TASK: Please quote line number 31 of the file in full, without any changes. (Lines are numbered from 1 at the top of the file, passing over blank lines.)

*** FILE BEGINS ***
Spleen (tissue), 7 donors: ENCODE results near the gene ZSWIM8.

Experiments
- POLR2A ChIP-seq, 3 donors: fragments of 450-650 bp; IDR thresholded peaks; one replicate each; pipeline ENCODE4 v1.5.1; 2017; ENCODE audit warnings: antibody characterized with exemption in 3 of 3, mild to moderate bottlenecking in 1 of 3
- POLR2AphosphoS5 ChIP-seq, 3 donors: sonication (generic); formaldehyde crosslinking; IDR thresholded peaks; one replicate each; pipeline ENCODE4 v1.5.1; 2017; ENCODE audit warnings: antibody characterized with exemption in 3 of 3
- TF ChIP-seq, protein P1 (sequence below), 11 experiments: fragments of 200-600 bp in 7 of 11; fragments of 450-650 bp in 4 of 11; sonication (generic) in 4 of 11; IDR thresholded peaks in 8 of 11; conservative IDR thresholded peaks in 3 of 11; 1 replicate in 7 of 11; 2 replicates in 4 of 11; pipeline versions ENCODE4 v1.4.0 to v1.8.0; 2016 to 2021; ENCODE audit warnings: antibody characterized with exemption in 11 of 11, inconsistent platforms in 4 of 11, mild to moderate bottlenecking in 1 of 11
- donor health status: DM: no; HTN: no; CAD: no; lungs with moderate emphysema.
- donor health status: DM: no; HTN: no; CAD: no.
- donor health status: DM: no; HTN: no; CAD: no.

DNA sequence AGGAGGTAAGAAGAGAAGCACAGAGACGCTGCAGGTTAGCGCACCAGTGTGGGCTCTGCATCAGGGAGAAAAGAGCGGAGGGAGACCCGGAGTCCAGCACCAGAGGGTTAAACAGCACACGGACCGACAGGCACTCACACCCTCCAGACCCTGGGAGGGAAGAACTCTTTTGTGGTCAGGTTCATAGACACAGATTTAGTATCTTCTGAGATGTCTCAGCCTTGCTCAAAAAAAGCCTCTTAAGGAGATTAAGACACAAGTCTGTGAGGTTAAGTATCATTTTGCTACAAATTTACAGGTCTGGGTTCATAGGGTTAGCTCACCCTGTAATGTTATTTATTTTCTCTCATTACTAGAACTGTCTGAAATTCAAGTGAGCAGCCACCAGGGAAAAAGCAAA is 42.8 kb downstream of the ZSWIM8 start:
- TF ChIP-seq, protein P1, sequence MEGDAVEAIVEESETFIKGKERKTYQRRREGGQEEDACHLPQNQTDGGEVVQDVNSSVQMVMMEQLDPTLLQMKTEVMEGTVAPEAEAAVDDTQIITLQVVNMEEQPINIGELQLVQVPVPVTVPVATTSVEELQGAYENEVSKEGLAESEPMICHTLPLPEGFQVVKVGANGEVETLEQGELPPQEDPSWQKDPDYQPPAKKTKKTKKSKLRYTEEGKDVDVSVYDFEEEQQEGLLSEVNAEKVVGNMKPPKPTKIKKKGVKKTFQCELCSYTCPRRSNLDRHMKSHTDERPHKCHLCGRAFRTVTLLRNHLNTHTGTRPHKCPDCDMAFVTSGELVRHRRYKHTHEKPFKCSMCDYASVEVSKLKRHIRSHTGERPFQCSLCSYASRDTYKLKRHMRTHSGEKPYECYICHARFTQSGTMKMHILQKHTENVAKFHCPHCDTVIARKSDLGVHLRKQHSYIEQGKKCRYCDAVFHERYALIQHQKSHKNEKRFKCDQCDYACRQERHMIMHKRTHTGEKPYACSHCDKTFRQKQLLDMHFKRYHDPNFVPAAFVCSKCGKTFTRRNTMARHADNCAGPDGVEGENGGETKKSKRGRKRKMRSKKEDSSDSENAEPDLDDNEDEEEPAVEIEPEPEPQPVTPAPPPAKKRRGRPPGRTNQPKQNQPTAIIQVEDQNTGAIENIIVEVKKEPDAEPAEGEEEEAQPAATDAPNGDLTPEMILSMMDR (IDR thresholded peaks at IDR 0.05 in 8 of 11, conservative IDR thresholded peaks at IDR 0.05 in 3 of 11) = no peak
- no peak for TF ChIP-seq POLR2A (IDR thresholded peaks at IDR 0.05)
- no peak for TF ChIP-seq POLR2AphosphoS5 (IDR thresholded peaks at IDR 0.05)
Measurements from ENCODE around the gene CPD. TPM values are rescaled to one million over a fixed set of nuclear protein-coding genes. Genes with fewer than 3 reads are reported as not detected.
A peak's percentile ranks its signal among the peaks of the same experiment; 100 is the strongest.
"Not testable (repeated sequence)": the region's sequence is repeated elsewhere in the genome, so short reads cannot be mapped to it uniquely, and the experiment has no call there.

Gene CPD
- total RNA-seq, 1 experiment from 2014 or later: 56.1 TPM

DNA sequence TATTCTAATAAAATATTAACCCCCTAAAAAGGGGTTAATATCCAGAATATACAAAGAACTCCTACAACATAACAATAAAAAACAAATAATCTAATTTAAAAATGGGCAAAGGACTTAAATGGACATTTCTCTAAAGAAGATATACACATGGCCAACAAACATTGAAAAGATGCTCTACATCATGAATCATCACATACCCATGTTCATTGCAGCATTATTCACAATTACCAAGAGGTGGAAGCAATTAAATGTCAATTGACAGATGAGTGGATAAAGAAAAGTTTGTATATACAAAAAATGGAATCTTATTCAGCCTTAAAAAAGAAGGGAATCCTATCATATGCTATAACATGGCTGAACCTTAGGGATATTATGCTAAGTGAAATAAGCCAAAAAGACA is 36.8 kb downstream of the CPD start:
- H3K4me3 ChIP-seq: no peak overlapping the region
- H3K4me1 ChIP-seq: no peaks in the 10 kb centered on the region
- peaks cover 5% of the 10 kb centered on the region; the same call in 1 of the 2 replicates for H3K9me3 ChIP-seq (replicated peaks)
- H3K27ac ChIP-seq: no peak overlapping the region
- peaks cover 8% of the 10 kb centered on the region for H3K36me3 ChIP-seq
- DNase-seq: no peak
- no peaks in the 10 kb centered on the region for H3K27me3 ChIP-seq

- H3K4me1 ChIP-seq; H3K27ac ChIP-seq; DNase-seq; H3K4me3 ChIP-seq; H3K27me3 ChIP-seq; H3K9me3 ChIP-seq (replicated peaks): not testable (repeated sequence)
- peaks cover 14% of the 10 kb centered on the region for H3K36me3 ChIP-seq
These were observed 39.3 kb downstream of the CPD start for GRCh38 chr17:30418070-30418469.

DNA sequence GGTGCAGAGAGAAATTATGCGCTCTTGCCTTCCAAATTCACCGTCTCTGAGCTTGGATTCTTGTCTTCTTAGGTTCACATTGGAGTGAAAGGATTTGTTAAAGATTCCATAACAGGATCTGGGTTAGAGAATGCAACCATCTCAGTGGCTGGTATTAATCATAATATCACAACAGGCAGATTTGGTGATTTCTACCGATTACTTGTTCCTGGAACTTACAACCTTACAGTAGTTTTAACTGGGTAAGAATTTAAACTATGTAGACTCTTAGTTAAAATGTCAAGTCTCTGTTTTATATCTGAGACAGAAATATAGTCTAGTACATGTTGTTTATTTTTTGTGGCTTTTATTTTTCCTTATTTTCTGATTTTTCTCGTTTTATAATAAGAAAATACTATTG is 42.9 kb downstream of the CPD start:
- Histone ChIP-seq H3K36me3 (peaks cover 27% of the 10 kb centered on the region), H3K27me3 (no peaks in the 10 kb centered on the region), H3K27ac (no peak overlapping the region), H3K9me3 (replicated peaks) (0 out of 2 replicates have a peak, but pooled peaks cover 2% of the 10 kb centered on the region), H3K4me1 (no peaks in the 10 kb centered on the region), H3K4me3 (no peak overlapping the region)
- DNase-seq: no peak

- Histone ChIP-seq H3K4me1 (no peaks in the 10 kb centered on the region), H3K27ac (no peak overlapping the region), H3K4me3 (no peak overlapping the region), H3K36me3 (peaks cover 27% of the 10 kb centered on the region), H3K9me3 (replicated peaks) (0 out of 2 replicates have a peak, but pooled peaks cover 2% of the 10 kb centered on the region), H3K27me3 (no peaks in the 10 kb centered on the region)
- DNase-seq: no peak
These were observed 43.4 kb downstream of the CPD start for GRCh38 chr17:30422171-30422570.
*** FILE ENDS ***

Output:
- DNase-seq: no peak